Reviewed – 23rd August 2021
“There is a welcomed playfulness to the production”
Jersey Boys, the jukebox musical chronicling the rise of Frankie Valli and the Four Seasons, first debuted on the West End in 2008 before closing nine years later. Its revival at the newly renovated Trafalgar Theatre marks the show’s exciting return to the stage, made even more poignant after the original opening night was further postponed due to Covid-19 concerns.
The show opens with the chart-topping French cover of Oh What a Night (Ces Soirées-La) to demonstrate the band’s incredible international appeal. Certainly, this should come as no surprise, seeing as the band has sold an estimated 100 million records worldwide and survived the so-called British Invasion.
The story of the quartet’s rise and fall is told from the perspective of all four band members, the different seasons (Fall, Winter etc.) flashing on a screen above the stage to demonstrate this perspective shift. Though such a format presented a more ‘well-rounded’ story of the group’s success, this did have a significant effect on the musical’s pacing with some scenes forgotten as quickly as they started.
This also led to some rather jarring tonal changes. The strangest perhaps was found at the end of the production where in the space of five minutes the audience mourns the death of Frankie’s daughter before jumping forward a decade to the band’s joyous induction into the Rock and Roll Hall of Fame. There is, simply put, too much history and character development to pack in to the two-and-a-half-hour show.
An impressive number of songs feature in the production but again we are unable to rest on any one scene for too long. The opening scenes are particularly fast-paced and almost discombobulating as we are shown the formation of the group. There is no concrete sense of how much time has passed between any given scene, and the occasional time stamp on the large screen would have been a helpful signpost for the audience.
The cast is phenomenal. The New Jersey accents are well executed though very occasionally border on comical especially when we are reminded of the group’s mob connections. Ben Joyce (making his West End debut) does an excellent job of delivering Valli’s iconic falsetto. His performance of Can’t Take My Eyes Off You is particularly beautiful and Joyce was visibly moved at the audience’s ecstatic response to his rendition.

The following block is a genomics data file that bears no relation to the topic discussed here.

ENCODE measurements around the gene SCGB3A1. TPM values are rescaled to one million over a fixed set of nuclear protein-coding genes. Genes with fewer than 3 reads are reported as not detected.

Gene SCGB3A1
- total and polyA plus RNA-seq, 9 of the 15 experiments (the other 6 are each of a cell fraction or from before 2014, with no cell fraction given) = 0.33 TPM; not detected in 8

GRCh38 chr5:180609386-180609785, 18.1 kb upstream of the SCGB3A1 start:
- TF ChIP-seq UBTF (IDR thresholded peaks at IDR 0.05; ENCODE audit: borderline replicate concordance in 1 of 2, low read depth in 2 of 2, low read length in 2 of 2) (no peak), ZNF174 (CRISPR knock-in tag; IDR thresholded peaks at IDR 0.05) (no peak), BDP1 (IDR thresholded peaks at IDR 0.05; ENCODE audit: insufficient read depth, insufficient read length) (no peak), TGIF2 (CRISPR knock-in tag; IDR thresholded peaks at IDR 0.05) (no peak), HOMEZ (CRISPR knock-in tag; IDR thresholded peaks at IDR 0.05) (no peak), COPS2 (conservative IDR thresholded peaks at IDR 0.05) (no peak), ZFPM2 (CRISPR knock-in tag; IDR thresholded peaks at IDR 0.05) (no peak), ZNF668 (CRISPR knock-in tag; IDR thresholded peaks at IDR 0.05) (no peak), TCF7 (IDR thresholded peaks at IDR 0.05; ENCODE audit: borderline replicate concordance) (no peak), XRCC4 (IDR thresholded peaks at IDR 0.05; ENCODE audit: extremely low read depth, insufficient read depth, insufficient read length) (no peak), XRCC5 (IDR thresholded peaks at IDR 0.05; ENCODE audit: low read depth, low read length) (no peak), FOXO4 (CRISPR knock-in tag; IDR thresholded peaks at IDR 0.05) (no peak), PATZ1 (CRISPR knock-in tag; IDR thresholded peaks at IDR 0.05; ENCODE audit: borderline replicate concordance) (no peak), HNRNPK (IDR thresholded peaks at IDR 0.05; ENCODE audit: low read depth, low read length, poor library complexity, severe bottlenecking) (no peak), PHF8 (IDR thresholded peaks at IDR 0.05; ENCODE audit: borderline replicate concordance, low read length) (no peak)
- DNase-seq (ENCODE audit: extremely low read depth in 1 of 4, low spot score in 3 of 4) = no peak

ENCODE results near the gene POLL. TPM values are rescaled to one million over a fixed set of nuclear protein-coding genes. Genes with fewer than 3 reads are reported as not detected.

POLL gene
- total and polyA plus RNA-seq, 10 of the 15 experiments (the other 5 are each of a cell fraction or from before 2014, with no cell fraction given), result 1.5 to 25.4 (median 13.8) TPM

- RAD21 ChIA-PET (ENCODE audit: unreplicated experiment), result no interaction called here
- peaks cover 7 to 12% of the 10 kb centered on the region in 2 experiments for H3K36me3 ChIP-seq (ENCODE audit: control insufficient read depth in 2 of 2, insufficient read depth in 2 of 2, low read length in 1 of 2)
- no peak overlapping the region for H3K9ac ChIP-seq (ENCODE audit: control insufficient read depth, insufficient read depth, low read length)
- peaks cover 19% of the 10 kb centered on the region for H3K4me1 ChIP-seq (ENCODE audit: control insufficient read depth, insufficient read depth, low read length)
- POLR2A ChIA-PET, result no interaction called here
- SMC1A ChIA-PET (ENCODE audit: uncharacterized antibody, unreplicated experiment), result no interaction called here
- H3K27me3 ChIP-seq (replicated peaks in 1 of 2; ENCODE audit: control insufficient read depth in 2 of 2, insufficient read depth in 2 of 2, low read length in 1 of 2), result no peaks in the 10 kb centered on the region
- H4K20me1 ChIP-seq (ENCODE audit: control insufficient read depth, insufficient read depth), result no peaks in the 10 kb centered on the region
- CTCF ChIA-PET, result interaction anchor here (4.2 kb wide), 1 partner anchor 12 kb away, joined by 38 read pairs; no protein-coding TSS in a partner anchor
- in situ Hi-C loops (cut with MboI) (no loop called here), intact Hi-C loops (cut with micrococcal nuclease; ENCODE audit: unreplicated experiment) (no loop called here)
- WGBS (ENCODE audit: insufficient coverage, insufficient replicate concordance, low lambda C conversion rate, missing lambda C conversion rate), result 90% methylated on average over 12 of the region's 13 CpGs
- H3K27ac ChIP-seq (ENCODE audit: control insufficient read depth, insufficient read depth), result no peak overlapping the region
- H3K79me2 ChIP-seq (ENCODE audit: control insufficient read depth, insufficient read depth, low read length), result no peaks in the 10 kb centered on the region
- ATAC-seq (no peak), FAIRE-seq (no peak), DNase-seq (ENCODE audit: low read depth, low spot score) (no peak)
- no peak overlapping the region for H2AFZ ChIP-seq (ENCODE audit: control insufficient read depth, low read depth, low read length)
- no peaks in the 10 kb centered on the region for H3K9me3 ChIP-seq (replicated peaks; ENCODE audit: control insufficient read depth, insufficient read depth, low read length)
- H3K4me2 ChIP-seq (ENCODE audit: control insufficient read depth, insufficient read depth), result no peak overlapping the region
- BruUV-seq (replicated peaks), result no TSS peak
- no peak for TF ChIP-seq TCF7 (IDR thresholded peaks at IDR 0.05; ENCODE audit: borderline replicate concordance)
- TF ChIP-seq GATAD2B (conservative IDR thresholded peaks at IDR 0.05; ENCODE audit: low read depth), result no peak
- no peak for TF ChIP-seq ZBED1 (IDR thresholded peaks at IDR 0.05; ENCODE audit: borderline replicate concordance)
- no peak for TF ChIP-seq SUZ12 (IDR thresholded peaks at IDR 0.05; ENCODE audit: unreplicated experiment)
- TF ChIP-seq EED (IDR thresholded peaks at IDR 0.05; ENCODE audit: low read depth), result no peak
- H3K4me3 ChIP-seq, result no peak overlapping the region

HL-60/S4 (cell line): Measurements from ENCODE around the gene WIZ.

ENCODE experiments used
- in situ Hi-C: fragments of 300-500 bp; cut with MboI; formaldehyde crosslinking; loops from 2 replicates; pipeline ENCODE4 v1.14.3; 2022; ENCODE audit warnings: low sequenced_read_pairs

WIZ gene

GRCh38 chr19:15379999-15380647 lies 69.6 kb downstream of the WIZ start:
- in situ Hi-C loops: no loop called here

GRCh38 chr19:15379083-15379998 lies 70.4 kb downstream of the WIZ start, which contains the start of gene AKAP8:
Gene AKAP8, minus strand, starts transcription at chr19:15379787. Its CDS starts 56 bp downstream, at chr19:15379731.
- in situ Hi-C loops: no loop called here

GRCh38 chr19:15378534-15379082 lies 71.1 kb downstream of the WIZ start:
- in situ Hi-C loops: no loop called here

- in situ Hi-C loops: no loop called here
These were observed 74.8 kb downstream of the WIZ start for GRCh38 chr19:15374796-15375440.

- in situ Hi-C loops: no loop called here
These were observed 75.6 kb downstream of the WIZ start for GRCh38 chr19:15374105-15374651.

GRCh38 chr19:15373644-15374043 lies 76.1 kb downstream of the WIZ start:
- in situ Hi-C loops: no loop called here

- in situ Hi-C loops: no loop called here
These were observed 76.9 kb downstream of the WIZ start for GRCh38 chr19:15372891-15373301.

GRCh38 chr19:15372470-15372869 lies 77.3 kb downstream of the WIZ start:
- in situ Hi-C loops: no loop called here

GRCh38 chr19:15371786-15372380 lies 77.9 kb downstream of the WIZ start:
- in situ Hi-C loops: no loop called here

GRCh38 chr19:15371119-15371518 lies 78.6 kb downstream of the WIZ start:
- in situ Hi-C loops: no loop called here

Adam Bailey and Karl James Wilson (playing singers Bob Gaudio and Nick Massi respectively) are incredibly likeable and Benjamin Yates infuses the band’s ringleader Tommy De Vito with a braggadocious energy. The concluding speeches for each band member really allow the cast to come into their own and one cannot help feeling emotional as they update the audience on their lives in the present day.
There is a welcomed playfulness to the production. A particularly amusing moment occurs when Gaudio is implored to “play the f***ing song” in reference to Can’t Take My Eyes Off You which at half-way through the second half was still yet to be played. This outburst generated raucous laugh from the audience who surely felt as though the show was articulating how they were feeling about hearing the iconic tune.
The choreography (Sergio Trujillo) is fantastic. The quartet and the various backing dancers are all perfectly synced with Joyce demonstrating some particularly impressive moves. Though not necessarily true to life, this did add a great pizazz to the performances of the more upbeat songs.
The sets (Klara Zieglerova) were relatively simple with props used more often than backdrops to convey a certain location. Some particularly impressive staging came in the form of the band performing as if on television. Facing a prop camera to the side of the stage, the front view shot of the band performing played on the screen above the stage, interspersed with presumably real clips of crowds at Four Season performances.
You would be hard-pressed not to enjoy this revival of the Jersey Boys. Though the production would benefit for slower pacing at some points, there is no shortage of excellent music, engaging story, and supremely talented cast.
Reviewed by Flora Doble
Photography by Mark Senior
Trafalgar Theatre until 2nd January
Reviewed by Flora this year:
Ginger Johnson & Pals | ★★★★ | Pleasance Theatre | June 2021
Godot is a Woman | ★★★½ | Pleasance Theatre | June 2021
Sh!t-Faced Macbeth | ★★★★★ | Leicester Square Theatre | July 2021
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